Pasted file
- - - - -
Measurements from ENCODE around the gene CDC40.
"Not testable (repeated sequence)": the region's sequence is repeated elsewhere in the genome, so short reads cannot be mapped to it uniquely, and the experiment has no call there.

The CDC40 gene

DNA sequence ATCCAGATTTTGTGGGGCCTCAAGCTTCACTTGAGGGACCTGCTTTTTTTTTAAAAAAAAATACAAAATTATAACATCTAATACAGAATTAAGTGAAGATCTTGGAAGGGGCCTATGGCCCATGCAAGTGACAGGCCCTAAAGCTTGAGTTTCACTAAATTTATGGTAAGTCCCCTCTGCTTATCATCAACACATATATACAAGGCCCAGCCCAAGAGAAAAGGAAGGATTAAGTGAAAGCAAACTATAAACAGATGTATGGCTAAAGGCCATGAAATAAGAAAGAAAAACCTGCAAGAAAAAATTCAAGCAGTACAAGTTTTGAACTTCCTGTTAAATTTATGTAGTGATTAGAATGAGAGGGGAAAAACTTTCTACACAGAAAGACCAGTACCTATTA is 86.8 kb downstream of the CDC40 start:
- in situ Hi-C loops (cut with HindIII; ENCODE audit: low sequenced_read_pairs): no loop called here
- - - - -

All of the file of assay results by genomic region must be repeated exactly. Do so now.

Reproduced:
Measurements from ENCODE around the gene CDC40.
"Not testable (repeated sequence)": the region's sequence is repeated elsewhere in the genome, so short reads cannot be mapped to it uniquely, and the experiment has no call there.

The CDC40 gene

DNA sequence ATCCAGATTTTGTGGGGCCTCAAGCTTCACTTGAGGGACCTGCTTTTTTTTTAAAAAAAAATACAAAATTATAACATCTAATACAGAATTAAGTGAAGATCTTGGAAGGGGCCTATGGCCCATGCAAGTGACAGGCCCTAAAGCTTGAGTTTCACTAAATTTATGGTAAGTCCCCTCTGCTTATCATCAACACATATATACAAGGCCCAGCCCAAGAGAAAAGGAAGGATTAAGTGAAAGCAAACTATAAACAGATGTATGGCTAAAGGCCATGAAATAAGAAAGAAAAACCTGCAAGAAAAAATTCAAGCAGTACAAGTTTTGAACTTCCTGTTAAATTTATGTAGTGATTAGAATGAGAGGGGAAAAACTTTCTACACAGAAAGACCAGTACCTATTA is 86.8 kb downstream of the CDC40 start:
- in situ Hi-C loops (cut with HindIII; ENCODE audit: low sequenced_read_pairs): no loop called here